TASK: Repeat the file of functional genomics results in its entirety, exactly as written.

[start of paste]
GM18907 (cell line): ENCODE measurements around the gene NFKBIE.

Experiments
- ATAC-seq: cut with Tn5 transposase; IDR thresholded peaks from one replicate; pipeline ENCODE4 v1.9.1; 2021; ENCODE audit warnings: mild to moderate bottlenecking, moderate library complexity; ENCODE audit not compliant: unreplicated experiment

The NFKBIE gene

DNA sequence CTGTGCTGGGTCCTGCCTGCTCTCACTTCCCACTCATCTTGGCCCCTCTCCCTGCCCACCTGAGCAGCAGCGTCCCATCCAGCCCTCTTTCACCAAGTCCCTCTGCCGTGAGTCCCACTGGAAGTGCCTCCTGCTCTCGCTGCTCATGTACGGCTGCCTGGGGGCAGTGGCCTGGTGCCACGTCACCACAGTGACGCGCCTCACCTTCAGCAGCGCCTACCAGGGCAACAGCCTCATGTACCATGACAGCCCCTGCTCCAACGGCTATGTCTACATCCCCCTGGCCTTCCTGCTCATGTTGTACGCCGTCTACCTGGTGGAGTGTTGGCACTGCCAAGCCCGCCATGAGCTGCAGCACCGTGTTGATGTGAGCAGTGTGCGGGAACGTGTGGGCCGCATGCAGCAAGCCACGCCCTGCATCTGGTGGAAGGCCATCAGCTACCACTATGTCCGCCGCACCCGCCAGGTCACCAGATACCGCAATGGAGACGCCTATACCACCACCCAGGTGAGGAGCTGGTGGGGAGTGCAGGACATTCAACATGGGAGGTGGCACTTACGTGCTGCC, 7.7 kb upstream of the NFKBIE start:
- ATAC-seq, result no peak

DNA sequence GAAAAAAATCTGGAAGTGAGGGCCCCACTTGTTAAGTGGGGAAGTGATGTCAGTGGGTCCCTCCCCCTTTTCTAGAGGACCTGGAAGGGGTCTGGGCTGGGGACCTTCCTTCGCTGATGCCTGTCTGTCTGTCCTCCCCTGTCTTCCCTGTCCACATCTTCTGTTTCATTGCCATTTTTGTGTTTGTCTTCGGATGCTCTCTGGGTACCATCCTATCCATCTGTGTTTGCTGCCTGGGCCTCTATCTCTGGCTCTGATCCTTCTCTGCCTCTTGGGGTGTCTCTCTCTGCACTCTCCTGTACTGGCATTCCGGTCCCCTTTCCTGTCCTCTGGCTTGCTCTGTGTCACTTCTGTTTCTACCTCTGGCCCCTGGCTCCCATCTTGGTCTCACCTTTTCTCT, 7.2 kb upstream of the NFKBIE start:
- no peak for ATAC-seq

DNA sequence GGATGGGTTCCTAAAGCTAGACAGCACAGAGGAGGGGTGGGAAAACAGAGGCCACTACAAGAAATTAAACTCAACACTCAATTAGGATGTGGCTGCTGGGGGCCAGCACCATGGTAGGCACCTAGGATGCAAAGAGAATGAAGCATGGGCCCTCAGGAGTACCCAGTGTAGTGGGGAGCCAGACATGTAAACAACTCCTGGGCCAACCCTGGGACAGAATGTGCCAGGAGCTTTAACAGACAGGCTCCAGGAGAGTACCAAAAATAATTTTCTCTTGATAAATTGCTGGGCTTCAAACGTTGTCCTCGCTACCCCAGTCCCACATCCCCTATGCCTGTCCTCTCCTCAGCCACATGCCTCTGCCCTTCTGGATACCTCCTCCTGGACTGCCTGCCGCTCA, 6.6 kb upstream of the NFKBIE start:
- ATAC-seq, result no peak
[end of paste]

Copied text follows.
GM18907 (cell line): ENCODE measurements around the gene NFKBIE.

Experiments
- ATAC-seq: cut with Tn5 transposase; IDR thresholded peaks from one replicate; pipeline ENCODE4 v1.9.1; 2021; ENCODE audit warnings: mild to moderate bottlenecking, moderate library complexity; ENCODE audit not compliant: unreplicated experiment

The NFKBIE gene

DNA sequence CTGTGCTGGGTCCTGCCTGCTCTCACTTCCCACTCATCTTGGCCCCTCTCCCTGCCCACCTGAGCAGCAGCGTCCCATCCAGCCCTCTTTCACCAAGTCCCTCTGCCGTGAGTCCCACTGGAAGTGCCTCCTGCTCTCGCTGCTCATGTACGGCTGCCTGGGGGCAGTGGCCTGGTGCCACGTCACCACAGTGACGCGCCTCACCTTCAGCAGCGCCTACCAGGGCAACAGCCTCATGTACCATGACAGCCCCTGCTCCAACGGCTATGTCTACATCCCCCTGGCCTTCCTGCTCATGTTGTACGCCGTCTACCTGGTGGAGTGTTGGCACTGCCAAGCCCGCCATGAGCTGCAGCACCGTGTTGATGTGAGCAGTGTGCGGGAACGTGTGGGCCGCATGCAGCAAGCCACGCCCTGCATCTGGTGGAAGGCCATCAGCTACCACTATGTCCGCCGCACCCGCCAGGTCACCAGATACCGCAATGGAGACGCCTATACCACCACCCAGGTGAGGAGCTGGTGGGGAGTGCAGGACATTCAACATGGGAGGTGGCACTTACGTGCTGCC, 7.7 kb upstream of the NFKBIE start:
- ATAC-seq, result no peak

DNA sequence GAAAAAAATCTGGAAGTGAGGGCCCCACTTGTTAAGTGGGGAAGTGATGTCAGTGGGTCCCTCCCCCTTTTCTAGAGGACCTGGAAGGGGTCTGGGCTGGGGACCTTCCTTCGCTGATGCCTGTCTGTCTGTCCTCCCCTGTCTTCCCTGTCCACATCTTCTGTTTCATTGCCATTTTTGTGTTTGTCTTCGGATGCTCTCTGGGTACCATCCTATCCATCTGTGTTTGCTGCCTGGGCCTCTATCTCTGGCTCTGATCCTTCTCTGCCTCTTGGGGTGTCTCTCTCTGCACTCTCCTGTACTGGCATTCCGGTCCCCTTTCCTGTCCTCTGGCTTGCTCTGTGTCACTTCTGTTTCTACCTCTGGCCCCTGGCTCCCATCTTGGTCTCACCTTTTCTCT, 7.2 kb upstream of the NFKBIE start:
- no peak for ATAC-seq

DNA sequence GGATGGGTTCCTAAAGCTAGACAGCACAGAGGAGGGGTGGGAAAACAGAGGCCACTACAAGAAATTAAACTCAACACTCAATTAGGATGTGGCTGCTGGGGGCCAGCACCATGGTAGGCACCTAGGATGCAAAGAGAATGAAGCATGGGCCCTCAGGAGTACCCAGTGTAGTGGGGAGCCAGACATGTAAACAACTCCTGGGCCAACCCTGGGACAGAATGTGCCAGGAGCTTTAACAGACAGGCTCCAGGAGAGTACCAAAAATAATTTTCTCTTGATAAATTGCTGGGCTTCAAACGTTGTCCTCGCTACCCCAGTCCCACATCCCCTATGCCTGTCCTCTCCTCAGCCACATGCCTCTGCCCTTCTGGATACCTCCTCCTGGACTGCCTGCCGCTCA, 6.6 kb upstream of the NFKBIE start:
- ATAC-seq, result no peak